In an earlier article A token of my respect the writer informs that a William Marklew was born (1858) in a very old historic house that the family had rented from Squire MacPherson for over 100 years, known as Coppice Farm, and that William some time after 1881, moved with his wife Harriet to a very old historic building known as ‘The Old Tommy Shop’. He ran the shop and was reputed to have been the last operator of a Tommy Shop in the UK! At the age of 40, being around 1898, William moved back to the family farm house.

Was the Old Tommy Shop the same place that William Robert’s parents had moved to, and just where was Coppice Farm? The more I looked at the story of William Marklew, the more I began to think that, in many ways, it did not add up. Could this be yet another example of how the history can get mixed up over time?

The Squire MacPherson referred to would be Lachlan Andrew Macpherson. Elizabeth, daughter of Phineas Fowke Hussey, had inherited the Hussey estate after her father’s death in 1867; she married the Squire.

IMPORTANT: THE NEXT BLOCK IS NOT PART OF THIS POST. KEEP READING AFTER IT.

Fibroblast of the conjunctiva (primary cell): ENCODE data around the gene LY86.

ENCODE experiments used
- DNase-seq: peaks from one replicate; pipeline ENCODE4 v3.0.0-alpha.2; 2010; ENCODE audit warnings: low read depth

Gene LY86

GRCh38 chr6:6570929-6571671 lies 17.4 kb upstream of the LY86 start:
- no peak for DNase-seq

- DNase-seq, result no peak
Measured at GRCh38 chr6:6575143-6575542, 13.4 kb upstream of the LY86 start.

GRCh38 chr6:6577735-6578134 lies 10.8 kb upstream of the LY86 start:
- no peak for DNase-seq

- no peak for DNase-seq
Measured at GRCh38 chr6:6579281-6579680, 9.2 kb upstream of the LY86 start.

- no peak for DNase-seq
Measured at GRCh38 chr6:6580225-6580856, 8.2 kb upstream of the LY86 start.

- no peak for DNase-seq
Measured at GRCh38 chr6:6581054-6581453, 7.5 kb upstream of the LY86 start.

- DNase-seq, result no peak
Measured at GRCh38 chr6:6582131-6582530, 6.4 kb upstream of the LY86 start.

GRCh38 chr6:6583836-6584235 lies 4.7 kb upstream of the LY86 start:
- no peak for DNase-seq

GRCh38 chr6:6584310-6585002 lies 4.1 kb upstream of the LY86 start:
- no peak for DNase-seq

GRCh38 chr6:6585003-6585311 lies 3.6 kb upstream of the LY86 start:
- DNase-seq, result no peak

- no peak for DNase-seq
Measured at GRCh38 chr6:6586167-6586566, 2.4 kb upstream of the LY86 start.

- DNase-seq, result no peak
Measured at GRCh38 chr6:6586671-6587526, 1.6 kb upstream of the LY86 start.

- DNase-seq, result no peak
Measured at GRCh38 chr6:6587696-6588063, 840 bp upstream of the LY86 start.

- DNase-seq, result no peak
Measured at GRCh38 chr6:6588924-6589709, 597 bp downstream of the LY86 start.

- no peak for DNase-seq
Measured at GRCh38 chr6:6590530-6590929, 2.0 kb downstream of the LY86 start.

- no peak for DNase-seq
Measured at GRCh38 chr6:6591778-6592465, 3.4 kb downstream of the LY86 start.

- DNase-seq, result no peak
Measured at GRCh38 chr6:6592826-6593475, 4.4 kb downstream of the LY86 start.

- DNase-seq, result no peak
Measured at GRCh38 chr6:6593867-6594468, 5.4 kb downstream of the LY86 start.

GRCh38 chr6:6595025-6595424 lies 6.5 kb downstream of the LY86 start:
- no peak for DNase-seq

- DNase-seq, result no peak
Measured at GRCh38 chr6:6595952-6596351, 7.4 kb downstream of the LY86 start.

Taking the 1861 census, when William Marklew would be 3 years old, he is recorded as living with his father Charles (Brick maker with 7 children) and mother Catherine at household schedule 24 Brownhills. I am not sure where this would be, but it is in the middle of a schedule and nothing at all seems special. Going back to the 1851 census Charles has 3 children and registered in Athestone district and living at 60 Dordon.

In the 1871 census William Marklew (13) is recorded with his father Charles (Brick maker) at schedule 49, Brick Kiln Lane. The lane schedule goes from 45 to 76, and again there is nothing special.